Terence Nance is by far one of the most daring filmmakers working today–but he doesn’t quite see it like that. Nance’s 2012 debut feature An Oversimplification of Her Beauty became one of Sundance’s most talked about films that year with its blend of animation, stop-motion, documentary-style footage, and a completely deconstructed narrative. Nance’s new HBO show, Random Acts of Flyness, brings that same genre-bending style and avant-garde aesthetic to late-night TV, tackling the issues of sexuality, white supremacy, and the patriarchy through a variety of mind-bending sketches. But according to Nance, it’s less about being an “unconventional” storyteller and more about how that story engages with an audience.
“I don’t think about myself as unconventional. I wasn’t thinking about that at all when making [Random Acts of Flyness] or when thinking about where it could be. I was more thinking of the idea of engagement,” Nance said in the latest episode of Fast Company‘s podcast Creative Conversation. “There was no situation in which [HBO was] like, ‘You know what, Terence? That’s too weird.’ I didn’t necessarily expect that because I don’t think the shit’s that weird. There were questions if they didn’t understand something readily. There were definitely discussions but nothing that would have made me feel like the thing I’m presenting is illegible. That’s my challenge at all times. I want to engage people consistently.”
The creativity Nance displays in his work is bolstered by the fact that he never had any formal training in filmmaking to begin with. His degrees in visual and studio art, along with growing up with an actress for a mom and a photographer for a dad, lent him a creative sensibility that leans more on instincts rather than thinking within the parameters of what’s been done before.
Below are some highlights from the episode:
Diving headfirst into the creative unknown
“I wasn’t thinking about the history of film or what people think a filmmaker is or isn’t. I remember I wrote the script [for An Oversimplification of Her Beauty] and it was like 30 pages of just single-spaced prose text. It was broken into like, this is verse, this is the chorus, this is the bridge–it was like a song. And then I had storyboards. So it was this voiceover that was written like a song and drawings. [Associate producer on An Oversimplification of Her Beauty] Matt [Bray] had gone to film school and read it and he was like, alright, let’s shoot it next week. He didn’t have any, like, ‘Well, maybe you should go get Final Draft.” Nobody said that to me. I had other friends in film school, and I would hear how people would process the work they’re making and it was definitely more from like a linear narrative, formal perspective. That reassured me that that’s not something I was necessarily inclined to or interested in.”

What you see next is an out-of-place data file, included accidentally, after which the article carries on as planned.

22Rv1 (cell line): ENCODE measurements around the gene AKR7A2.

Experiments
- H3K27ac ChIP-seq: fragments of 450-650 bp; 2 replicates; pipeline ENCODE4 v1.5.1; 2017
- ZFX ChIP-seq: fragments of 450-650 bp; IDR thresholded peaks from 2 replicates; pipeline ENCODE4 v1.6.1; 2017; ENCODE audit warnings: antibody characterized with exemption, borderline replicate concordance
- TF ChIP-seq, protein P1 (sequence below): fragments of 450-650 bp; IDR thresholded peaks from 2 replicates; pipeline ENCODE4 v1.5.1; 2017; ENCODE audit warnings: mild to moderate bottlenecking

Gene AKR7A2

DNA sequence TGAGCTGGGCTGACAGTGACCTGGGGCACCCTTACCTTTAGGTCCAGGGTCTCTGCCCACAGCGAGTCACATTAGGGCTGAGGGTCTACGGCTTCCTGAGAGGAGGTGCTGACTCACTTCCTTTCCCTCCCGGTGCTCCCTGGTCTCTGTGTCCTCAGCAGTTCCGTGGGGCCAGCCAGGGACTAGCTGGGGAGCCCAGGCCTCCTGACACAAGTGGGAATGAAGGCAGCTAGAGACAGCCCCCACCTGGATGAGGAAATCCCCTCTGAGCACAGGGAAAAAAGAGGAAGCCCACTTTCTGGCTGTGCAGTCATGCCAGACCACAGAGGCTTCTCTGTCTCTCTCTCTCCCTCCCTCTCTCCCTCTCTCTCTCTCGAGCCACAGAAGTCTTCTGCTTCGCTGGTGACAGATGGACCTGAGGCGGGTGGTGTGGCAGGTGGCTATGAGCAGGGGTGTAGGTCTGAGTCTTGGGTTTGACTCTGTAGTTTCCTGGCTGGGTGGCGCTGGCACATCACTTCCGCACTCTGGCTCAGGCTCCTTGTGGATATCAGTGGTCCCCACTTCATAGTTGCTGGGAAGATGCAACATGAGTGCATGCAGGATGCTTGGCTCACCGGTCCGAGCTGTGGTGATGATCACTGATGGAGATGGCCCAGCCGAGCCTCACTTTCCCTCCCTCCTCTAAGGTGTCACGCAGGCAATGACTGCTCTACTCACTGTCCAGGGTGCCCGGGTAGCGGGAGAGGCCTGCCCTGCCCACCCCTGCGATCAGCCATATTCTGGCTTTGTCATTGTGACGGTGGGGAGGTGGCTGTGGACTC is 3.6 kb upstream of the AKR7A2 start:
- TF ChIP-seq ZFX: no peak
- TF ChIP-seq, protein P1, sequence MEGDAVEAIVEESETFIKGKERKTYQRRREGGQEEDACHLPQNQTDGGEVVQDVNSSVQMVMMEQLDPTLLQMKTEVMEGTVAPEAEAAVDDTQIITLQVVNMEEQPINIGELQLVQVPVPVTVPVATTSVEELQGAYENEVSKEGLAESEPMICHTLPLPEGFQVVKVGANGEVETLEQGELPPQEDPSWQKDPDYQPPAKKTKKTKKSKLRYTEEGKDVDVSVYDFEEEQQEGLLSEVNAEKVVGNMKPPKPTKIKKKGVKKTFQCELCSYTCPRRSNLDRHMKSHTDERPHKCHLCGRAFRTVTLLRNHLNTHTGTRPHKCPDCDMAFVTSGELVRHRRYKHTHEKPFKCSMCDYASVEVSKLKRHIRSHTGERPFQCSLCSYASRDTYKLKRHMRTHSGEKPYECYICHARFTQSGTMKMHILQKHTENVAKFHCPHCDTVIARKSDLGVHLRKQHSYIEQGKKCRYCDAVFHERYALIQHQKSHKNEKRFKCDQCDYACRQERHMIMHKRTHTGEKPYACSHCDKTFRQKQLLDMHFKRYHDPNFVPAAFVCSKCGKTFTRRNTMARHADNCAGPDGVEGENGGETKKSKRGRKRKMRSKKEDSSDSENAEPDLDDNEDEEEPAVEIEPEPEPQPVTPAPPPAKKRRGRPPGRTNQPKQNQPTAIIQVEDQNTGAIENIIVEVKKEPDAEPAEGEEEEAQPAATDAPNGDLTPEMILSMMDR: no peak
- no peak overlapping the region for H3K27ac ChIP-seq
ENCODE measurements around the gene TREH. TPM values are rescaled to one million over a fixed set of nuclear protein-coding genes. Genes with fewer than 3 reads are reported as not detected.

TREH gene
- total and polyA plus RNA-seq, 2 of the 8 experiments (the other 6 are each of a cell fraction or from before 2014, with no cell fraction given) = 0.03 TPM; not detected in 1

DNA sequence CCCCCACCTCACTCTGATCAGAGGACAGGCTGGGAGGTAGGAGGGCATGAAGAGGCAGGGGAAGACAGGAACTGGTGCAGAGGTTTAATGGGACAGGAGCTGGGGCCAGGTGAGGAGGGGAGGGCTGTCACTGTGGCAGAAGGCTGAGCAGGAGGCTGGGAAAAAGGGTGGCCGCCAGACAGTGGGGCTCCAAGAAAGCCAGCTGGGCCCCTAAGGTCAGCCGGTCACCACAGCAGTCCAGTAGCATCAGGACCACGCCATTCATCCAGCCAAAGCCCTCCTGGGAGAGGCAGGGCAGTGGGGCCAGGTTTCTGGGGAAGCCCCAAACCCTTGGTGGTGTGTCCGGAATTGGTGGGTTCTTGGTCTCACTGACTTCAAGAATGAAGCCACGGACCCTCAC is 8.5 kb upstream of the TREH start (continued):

Straddling the line between contemporary art and TV
“I enjoy being freaked out myself. I enjoy going to a space and thinking one thing and then getting something else. It’s more speaking to the expansiveness of what’s in art institutions than it is speaking to the limited nature of what’s on TV. So what’s in our contemporary context has been so expansive that it means nothing almost. In reaction to what is or isn’t on TV, the speed at which that is expanding has created a situation where, like the contemporary art world, there’s really no way of tracking what is normal anymore. So I don’t think people’s expectations are what they were even five, six years ago. I think people are a little bit trained to come to TV now and be like, I don’t know what the fuck is about to happen.”
Finding new ways to challenge systems of oppression
“We definitely try and not have creative no-go zones. What I’m most excited about in the show is how much we engage with the irresolute. I think the irresolute is a certain type of chromatic resolution, like it’s a scale. I’m really attracted to like Mixolydian scale, because there’s something about things that resolve in a way that you couldn’t have expected or don’t resolve in a way that lands on a clear emotion or decision that really attracts me. Let’s say the thing that has the most tension in it and see where that takes us. In a show that is dealing with like systems of oppression broadly, it’s easy to say, this shit’s terrible. This shit’s fucked up. I’m angry or whatever. And that’s necessary. But I think we’re always trying to stretch a little bit for what’s the irresolute emotional state within that.”